Treasurer: Clarence O. Westcott, May 20, 1870, to November 30, 1873; James H. Faris, November* 30, 1873, to January 3, 1878; T. A. McKay, January 3, 1878, to January 1, 1882; J. A. Faris, January 1, 1882, to January 1, 1886; Harvey Cole, January 1, 1886, to January 1, 1890; Peter Farney, January 1, 1890, to January 1, 1892.

    Sheriff: George F. Dickson, May 20, 1870, to November 30, 1873; J. M. Smith, November 30, 1873, to October 13, 1875 (resigned, and E. D. Preston appointed); D. A. Scovill, October 13, 1875, to January 3, 1878; J. M. Fodge, January 3, 1878, to January 1, 1880; R. H. Peard, January 1, 1880, to January 1, 1882; W. Z. Pollard, January 1, 1882, to January 1, 1886; F. E. Valentine, January 1, 1886, to January 1, 1888; W. W. Shenberger, January 1, 1888, to January 1, 1890; W. H. Fall, January 1, 1890, to January 1, 1892.

    Probate judge: Robert Lamont, May 20, 1870, to November 30, 1871; S. M. Hunter, November 30, 1871, to October 13, 1875; W. L. Whittemore, January 3, 1876, to January 1, 1880; W. L. Stark, January 1, 1880, to January 1, 1882; W. K. Ream, January 1, 1882, to January 1, 1886; J. H. Lincoln, January 1, 1886, to January 1, 1888; W. L. Stark, January 1, 1888, to January 1, 1892.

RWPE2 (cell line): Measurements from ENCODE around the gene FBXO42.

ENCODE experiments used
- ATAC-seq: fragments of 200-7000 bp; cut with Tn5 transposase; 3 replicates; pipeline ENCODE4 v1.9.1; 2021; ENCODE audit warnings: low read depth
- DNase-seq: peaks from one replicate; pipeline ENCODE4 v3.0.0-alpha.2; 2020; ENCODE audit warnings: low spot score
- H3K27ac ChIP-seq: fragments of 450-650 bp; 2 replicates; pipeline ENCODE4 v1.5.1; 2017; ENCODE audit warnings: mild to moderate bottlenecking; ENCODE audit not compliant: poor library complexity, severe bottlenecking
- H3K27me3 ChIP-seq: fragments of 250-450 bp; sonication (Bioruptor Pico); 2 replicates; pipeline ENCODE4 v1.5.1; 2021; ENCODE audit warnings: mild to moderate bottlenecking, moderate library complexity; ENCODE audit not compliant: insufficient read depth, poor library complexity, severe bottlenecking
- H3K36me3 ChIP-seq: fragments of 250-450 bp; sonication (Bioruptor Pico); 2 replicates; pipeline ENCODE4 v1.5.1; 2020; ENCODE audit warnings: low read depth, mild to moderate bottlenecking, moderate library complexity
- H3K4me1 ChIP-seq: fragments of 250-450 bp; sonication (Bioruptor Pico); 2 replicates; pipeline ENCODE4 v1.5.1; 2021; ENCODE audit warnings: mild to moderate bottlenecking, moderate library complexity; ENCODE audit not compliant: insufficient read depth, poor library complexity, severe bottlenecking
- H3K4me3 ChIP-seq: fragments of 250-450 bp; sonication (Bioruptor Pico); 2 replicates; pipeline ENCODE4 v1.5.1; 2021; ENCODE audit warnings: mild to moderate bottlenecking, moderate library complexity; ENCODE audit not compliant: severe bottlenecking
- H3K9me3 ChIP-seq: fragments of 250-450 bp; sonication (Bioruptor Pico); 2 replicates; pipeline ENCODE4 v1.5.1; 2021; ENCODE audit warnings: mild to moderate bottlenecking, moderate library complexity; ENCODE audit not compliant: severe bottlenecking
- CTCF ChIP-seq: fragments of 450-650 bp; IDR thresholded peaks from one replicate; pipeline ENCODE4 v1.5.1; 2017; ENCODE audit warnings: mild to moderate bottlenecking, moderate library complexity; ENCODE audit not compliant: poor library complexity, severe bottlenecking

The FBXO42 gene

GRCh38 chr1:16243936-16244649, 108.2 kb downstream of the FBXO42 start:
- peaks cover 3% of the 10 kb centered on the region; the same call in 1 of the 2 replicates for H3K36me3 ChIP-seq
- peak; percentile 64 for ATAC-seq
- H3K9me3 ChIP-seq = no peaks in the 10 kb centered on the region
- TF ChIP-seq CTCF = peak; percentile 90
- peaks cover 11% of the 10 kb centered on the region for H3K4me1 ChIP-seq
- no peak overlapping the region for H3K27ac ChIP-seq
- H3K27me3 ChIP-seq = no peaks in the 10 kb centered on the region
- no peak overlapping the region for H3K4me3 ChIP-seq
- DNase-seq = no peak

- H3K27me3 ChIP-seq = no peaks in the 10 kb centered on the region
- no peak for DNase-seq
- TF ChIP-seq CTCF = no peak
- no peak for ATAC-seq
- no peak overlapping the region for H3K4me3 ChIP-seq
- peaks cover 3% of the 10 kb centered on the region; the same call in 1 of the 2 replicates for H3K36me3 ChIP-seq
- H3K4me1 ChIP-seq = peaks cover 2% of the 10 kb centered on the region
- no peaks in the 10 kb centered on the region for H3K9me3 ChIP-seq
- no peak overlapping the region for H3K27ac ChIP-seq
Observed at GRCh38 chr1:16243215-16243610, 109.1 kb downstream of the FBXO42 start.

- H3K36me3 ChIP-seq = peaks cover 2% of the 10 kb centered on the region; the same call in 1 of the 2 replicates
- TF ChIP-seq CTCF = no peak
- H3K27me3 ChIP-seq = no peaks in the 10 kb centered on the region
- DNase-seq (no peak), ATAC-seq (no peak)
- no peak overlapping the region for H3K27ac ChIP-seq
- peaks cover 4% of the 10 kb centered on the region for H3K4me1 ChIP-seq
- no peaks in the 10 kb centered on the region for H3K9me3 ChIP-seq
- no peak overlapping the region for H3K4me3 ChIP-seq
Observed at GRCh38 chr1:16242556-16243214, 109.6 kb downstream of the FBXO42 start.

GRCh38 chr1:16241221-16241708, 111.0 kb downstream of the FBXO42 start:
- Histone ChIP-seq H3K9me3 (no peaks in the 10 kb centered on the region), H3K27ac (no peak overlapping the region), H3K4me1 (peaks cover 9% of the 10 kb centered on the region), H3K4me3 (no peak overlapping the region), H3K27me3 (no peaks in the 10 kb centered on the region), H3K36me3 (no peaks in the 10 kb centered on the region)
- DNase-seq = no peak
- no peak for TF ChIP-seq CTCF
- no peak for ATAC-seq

Superintendent of schools: John Laurie, May 20, 1870, to November 30, 1871; Byron D. Brown, November 30, 1871, to November 30, 1873; J. T. Price, November 30, 1873, to October 13, 1875; Delevan Bates, November 30, 1875, to January 2, 1878; E. B. Barton, January 3, 1878, to January 1, 1884; J. A. Kirk, January 1, 1884, to January 1, 1886; E. B. Barton, January 1, 1886, to January 1, 1890; M. F. Stanley, January 1, 1890, to January 1, 1892.

    Surveyor: John E. Harries, May 20, 1870, to November 30, 1871; E. J. Lewis, November 30, 1871, to November 30, 1873; W. H. Epla, November 30, 1873, to October 13, 1875; George B. Hollenback, October 13, 1875, to January 3, 1878; D. B. Parks, January 3, 1878, to January 1, 1892.

    Coroner: James Rollo, May 20, 1870, to November 30, 1871; Alex Salmon, November 30, 1871, to November 30, 1873; J. L. Trobee, November 30, 1873, to October 13, 1875; Ira Westbrook, November 1, 1875, to January 3, 1878; James Duncanson, January 3, 1882, to January 1, 1884; T. H. Line, January 1, 1884, to January 1, 1886; George A. Blakely, January 1, 1886, to January 1, 1888; J. W. Elarton, January 1, 1888, to January 1, 1892.